So, while we love her neurologist at UMass Medical Center in Worcester, this hospital is primarily a research facility. We went there for the experimental drug trial and to get close to Dr. Robert Brown who everyone says is the top ALS researcher in the nation (and also a really nice, grand-fatherly like man). But we will be going back to Lahey Clinic in eastern Mass for regular support and care from now on. Lahey is known for their supportive care team and they do no research. We were impressed with them when Phyl was first diagnosed but at the time really wanted to get into a research trial so we switched over to UMass Medical. At this point, we need palliative care so its back to Lahey. The good news is that we can visit Aunt Helen, Jake, Shannon and our grandsons when we go to eastern Mass!
We are not sure why her rate of muscle and diaphragm loss has increased so dramatically but Dr. Brown thinks it may be related to her weight loss. She has been slightly queasy on and off for some time and is eating less. She is just not hungry and has lost 17 lbs over the last year (and 8 lbs just this past 3 months). So after our visit to UMass Medical, she made a commitment to get fat! She dropped the dairy-free and gluten-free diets and we are back to bread and ice cream! We eliminated a couple of the vitamins, supplements and drugs that might be causing the stomach problem and she will see her GP soon to investigate. We also think the folks at Lahey Clinic will be able to help. This is pretty scary as there is a direct relationship between weight loss and muscle loss in ALS patients. So we have a new mission….. fattening her up!
Oh yes… one more thing. If you call her and she seems to have trouble talking, please ask if she wants to talk at another time. With the loss of lung capacity, talking is an effort sometimes. You might even text her ahead of time before you call to see if she is able to chat. She LOVES talking with you all, but sometimes can’t find her voice. We are working on a computer talking program that she can type into and talk for her, which will be needed someday. This isn’t a problem all the time (last night she yelled at our dog and surprised me with the strength of her voice). And she and Jess just returned from their adventure in the fields and she yelled down the hall to tell me how much fun she had! But it is a concern and it would be good if you were aware.
Damn…. this all sounds pretty depressing doesn’t it? Honestly, we are pretty happy much of the time. We love doing things together even though our options are limited. We have good friends (last night we were at the Cunningham’s house for dinner with friends and Phyl had a wonderful time). She has lots of friends stop in to say hello or go out for coffee (Phyl is still driving her accessible van). Her friends deliver meals to us twice a week (since I am doing all the cooking this is MOST appreciated). Our family continues to show up and and be attentive (Jeremy and Sam will be here next weekend and we visited with our other two son’s families just recently). Our son’s call their Mom regularly, Dan and Jen stop in to say hello at least once a week, Jess is doing a puzzle with Phyl right now, we will visit with Milt and Florrie soon, my mother was here for Christmas, her friends call, and everyone is thinking of her all the time. I know this is true.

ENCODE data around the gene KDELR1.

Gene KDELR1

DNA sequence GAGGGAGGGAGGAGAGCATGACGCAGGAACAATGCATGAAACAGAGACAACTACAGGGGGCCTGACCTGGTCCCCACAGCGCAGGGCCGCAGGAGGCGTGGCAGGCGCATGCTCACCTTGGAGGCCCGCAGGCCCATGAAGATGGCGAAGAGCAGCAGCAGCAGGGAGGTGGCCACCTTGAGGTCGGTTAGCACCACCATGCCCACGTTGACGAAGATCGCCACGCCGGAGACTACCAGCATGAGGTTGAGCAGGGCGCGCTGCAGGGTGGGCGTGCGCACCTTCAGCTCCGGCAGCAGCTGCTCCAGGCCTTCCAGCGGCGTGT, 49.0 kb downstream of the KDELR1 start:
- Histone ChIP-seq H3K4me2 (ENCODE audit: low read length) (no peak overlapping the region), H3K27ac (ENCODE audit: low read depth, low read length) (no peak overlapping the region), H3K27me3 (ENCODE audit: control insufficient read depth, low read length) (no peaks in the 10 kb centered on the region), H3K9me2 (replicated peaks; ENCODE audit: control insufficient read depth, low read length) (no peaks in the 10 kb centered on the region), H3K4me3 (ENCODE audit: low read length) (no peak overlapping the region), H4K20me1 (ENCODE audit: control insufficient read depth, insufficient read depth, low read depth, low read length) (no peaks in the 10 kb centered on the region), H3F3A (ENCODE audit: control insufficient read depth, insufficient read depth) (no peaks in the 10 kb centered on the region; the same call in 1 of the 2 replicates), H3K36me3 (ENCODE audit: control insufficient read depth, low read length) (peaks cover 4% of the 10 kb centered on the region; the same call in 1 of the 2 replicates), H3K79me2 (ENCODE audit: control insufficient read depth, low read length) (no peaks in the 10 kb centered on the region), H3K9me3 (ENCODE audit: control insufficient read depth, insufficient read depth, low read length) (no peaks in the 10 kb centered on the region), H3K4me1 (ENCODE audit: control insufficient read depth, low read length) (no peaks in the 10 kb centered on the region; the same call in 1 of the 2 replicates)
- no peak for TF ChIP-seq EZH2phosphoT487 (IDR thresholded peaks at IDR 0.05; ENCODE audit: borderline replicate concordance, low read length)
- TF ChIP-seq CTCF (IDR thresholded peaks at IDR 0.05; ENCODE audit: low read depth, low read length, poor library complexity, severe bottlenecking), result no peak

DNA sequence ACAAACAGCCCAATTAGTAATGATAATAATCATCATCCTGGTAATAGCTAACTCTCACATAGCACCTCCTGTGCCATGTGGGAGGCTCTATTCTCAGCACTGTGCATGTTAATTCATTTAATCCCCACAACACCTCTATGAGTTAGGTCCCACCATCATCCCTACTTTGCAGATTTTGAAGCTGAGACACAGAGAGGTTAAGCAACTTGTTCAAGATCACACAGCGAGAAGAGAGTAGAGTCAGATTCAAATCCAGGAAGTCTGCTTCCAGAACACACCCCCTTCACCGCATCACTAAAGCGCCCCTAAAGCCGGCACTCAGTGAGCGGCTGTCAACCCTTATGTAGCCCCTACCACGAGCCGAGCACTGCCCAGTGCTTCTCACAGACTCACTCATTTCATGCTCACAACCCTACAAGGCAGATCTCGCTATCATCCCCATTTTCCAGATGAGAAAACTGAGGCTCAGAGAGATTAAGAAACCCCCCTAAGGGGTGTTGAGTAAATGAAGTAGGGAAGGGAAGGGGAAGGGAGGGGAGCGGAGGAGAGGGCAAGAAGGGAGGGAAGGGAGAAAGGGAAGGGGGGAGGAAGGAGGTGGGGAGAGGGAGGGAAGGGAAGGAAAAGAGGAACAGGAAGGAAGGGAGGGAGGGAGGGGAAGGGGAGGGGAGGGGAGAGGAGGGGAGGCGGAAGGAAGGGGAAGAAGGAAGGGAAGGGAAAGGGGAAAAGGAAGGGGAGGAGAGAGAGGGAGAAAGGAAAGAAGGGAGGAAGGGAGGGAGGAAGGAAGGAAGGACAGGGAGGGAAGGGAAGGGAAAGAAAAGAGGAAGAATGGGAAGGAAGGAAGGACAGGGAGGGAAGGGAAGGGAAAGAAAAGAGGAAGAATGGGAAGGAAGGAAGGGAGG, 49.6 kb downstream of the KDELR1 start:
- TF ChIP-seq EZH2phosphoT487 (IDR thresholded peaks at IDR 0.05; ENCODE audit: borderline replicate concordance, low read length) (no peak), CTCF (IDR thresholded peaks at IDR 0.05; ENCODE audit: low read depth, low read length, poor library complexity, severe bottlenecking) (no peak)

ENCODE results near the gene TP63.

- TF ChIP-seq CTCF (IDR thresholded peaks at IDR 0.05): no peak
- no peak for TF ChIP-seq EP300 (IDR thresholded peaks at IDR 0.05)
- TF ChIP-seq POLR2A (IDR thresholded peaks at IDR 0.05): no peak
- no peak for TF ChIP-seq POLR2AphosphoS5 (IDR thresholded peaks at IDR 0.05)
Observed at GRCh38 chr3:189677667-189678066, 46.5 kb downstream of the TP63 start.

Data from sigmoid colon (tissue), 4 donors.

We are dealing with a lousy situation but I feel grateful that we have the support and the resources to make Phyl’s day as comfortable as possible. We have an aide come in three morning’s a week and this will increase over time. Thank God we bought her a Long Term Health Insurance policy (just one year before she was diagnosed). This will help cover home health care and nursing visits if needed for the next 5 years. It was expensive but without it, we would be in trouble. And I am looking at retirement next year. I’m off for the summer but I committed to teach next fall – but not the spring semester next year. Nothing official yet but I’m phasing out of my campus work and will probably continue to teach online, which I can do from home. My first job is caregiver for my wife.
So… that’s enough huh? Sorry if its a lot but that’s the deal… we try to live one day at a time and accept life on life’s terms” And of course we try to remember to be grateful for all of the gifts we have and most of all for you, your love and your support.
Love to you all….